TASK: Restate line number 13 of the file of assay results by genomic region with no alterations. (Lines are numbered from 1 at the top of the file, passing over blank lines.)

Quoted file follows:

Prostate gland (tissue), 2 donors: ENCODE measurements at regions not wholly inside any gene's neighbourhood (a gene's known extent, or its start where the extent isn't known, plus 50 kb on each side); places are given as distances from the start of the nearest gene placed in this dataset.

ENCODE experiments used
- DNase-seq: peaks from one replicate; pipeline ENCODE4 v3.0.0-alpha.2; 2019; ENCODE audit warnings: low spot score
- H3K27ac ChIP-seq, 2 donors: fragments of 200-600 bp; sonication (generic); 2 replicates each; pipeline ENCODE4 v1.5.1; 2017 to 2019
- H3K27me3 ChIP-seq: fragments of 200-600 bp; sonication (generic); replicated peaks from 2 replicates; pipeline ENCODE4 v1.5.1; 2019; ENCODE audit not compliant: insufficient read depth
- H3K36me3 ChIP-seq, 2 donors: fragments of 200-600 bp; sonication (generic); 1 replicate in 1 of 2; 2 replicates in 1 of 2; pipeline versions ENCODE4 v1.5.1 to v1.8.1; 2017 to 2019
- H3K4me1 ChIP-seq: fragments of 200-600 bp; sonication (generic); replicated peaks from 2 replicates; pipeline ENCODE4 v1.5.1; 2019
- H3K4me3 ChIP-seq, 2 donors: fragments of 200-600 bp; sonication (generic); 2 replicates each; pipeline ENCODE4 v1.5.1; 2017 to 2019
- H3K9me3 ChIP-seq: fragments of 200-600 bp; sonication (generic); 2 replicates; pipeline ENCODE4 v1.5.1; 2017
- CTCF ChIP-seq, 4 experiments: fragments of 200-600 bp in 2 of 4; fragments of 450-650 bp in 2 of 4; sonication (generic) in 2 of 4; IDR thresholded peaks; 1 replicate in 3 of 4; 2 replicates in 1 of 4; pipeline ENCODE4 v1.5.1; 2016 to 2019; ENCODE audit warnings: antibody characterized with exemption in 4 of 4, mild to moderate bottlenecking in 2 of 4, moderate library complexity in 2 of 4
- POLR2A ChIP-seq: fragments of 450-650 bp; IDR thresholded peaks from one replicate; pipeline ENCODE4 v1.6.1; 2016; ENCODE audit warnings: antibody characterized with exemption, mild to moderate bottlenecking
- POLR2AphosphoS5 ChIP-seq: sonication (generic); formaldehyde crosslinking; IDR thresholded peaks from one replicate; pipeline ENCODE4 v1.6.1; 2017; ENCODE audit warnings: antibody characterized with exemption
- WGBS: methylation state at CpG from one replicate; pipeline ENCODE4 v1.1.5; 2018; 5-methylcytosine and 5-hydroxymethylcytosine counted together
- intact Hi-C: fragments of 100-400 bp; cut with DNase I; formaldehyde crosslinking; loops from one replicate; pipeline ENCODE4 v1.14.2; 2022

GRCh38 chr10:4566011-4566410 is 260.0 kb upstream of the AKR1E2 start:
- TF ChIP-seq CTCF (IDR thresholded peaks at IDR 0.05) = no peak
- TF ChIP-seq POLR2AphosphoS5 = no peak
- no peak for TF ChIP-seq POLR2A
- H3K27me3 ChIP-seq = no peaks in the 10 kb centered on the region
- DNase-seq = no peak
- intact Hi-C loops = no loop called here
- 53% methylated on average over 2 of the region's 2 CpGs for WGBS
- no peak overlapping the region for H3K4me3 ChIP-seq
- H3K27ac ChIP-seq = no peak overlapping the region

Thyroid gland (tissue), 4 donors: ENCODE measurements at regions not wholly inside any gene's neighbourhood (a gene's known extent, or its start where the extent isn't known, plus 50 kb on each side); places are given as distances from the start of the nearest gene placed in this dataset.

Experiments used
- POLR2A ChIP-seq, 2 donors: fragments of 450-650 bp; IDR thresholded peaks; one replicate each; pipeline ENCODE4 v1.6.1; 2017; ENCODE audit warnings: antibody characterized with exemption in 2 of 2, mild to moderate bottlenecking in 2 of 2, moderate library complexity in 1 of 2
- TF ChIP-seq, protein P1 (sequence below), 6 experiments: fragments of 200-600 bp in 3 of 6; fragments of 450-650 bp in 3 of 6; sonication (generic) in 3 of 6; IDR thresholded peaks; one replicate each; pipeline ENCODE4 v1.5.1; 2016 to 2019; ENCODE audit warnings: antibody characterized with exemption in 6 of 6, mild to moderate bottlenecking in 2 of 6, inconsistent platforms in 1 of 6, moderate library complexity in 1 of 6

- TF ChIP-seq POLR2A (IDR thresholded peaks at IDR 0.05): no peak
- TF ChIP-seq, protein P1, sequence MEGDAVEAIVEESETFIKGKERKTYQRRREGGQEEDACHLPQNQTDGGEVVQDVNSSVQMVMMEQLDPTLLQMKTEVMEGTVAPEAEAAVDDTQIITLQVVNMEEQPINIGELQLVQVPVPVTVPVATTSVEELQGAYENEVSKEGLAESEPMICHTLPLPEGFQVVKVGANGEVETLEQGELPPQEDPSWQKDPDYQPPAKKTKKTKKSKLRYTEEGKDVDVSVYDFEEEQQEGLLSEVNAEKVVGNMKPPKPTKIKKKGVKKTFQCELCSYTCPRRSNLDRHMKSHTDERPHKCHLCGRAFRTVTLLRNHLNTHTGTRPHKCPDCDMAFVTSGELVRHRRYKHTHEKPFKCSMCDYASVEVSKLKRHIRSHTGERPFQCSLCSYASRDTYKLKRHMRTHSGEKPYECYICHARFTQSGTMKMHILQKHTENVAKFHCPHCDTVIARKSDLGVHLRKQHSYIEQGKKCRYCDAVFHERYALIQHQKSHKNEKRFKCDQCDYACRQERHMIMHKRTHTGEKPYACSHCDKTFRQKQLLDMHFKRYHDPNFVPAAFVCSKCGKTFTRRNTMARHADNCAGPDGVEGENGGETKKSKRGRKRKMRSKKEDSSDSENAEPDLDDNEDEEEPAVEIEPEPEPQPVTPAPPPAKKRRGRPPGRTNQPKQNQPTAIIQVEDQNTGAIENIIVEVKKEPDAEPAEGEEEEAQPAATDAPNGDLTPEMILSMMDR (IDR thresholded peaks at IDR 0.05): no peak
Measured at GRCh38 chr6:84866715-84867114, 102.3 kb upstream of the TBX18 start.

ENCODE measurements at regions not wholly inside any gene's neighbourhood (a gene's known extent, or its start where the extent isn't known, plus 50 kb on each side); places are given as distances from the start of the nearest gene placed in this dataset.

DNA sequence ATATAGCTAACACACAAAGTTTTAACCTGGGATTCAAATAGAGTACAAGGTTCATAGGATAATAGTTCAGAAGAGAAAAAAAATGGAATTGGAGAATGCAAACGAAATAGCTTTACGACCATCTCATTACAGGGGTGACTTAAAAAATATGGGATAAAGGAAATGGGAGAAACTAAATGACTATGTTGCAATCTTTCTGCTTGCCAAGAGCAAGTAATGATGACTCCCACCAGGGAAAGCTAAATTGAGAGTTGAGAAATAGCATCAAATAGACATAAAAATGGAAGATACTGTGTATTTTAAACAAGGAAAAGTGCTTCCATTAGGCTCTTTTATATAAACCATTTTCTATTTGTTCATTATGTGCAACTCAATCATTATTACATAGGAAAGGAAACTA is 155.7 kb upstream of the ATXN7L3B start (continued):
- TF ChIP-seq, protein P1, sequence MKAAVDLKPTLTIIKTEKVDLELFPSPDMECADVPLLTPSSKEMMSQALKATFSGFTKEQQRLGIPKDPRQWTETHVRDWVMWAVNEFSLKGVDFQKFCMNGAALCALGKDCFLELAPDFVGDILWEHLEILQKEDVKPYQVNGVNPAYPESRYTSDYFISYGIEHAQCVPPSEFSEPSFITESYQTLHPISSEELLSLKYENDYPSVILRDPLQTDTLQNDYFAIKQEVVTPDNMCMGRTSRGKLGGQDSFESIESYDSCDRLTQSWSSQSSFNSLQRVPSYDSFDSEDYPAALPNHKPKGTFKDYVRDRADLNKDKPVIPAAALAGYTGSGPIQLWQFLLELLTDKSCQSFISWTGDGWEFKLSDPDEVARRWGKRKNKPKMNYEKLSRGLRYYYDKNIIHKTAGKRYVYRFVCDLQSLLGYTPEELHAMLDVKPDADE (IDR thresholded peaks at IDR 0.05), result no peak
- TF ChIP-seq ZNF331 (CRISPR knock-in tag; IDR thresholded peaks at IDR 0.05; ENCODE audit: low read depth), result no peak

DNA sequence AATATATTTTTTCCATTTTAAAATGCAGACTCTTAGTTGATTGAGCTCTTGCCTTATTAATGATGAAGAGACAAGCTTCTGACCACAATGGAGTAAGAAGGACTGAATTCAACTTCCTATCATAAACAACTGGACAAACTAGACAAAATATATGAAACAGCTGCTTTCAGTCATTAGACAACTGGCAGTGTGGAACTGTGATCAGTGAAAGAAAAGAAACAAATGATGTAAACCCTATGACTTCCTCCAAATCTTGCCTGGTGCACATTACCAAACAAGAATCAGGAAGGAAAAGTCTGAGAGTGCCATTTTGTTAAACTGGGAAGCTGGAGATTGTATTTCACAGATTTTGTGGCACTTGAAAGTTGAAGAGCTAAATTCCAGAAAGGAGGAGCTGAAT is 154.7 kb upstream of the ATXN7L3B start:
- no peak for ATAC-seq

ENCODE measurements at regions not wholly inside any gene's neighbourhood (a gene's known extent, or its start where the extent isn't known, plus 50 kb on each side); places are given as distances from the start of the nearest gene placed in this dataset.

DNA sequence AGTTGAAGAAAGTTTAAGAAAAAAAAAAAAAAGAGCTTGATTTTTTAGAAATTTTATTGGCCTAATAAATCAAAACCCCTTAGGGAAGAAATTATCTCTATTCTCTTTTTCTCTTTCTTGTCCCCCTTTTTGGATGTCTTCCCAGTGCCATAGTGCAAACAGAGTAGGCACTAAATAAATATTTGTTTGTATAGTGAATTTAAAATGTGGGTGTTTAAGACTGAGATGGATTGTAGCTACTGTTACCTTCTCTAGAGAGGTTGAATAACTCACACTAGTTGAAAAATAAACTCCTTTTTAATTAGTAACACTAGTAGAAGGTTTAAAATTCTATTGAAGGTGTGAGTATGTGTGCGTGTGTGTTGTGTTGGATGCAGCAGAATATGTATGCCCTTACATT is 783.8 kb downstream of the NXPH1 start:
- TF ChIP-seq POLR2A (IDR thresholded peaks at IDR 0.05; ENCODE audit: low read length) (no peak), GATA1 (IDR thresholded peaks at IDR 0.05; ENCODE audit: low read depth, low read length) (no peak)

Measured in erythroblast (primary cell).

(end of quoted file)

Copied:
- WGBS: methylation state at CpG from one replicate; pipeline ENCODE4 v1.1.5; 2018; 5-methylcytosine and 5-hydroxymethylcytosine counted together